What Makes Bakuman Awesome

Sunday, August 06, 2017

Long time no see, again. I haven't had the urge to write something lately since the majority of the anime I've seen as of late were not exciting to me at all. I've just wrapped up the final season of Bakuman after picking up the first season back in 2014, and now it's 2017, so it took me some time to get to this point. I was ambivalent in writing this since it's been a minute since the final season aired, but then I thought why not talk about it to garner more potential Bakuman fans who haven't seen the anime yet. So here are a few points as to why I think Bakuman is awesome!

Here's a very brief synopsis of the anime before I begin: the anime follows two high school students, Moritaka Mashiro and Akito Takagi, as they aim to follow their dreams, become successful mangaka, and in doing so surpass one of the most talented mangaka out there, Eiji Niizuma.

 Passionate Characters

I love watching people chase after their dreams, it makes me a bit envious. Especially when those dreams are against the typical doctor, lawyer, engineer, etc.. professions. Mashiro and Takagi, both known as Ashirogi Muto under their pen name, are the main characters of Bakuman, and it was exciting to watch these two. Just the sheer level of passion and drive the both of them have for their craft is inspiring. From being able to go against your family wishes, to making tough/ critical decisions, to committing to a career in making manga; all of which were enticing to witness.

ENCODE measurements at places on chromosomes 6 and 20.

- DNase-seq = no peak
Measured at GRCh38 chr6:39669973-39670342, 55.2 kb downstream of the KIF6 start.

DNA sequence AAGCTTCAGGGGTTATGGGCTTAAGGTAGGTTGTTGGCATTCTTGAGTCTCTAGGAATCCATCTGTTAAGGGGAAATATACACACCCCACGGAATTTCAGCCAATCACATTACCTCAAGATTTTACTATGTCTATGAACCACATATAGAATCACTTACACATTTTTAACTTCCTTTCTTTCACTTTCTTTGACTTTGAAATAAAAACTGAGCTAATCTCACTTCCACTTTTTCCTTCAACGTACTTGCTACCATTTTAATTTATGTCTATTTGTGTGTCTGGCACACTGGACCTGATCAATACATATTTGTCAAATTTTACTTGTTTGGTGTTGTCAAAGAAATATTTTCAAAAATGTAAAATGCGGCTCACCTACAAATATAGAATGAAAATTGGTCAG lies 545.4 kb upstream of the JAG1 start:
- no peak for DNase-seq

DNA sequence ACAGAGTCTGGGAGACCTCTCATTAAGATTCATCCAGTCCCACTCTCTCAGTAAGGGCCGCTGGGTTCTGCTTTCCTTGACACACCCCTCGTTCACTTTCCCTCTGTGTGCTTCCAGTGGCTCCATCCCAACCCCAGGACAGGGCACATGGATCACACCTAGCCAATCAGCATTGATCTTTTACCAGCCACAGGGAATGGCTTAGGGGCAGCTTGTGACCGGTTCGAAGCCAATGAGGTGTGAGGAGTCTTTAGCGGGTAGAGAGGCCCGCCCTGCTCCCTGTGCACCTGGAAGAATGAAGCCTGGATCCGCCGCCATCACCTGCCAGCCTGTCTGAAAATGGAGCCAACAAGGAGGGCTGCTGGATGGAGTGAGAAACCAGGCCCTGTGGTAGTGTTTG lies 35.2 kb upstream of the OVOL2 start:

J.C.Staff did a nice job in covering the highs and lows of their journey to become successful mangaka. Some of my favourite moments from Ashirogi Muto were when they hit their lows and being able to dig themselves out of it, the anime did a great job in capturing those moments, as well as the sweet highs that they've experienced. Again, the love for their craft, as well as the drive to achieve their dreams was satisfying to see. 

Passion for the arts isn't just embedded within Ashirogi Muto, but it's also embedded within all of the mangaka in the anime. So there's lots of love for the arts seen in Bakuman. Which is great, and inspiring!

Strong Rivals

I'm sure as you may know, that the road to succeeding at anything in life is quite challenging, there are plenty of obstacles that are in your way before you can reach your dreams. As for me, I've personally lost count as to how many snakes I've seen in my garden trying to climb a ladder on my back.

Luckily in Bakuman I'd say a large portion of the people that are trying to go for the same dreams as Ashirogi Muto aren't as filled with venom, quite the opposite in fact. If anything the mangaka rivals made Takagi and Mashiro not get comfortable when they've tasted success in the anime - the rivals made it a positive thing to be a rival is what I'm saying. I enjoyed how none of the bountiful number of people fighting for the top spot as a successful mangaka were clawing their way to the top; it was all about talent and who had the most talent (which is how it should be). Not only were the rivals in Bakuman talented, each one of them encouraged one another to master their artistry.. which was refreshing.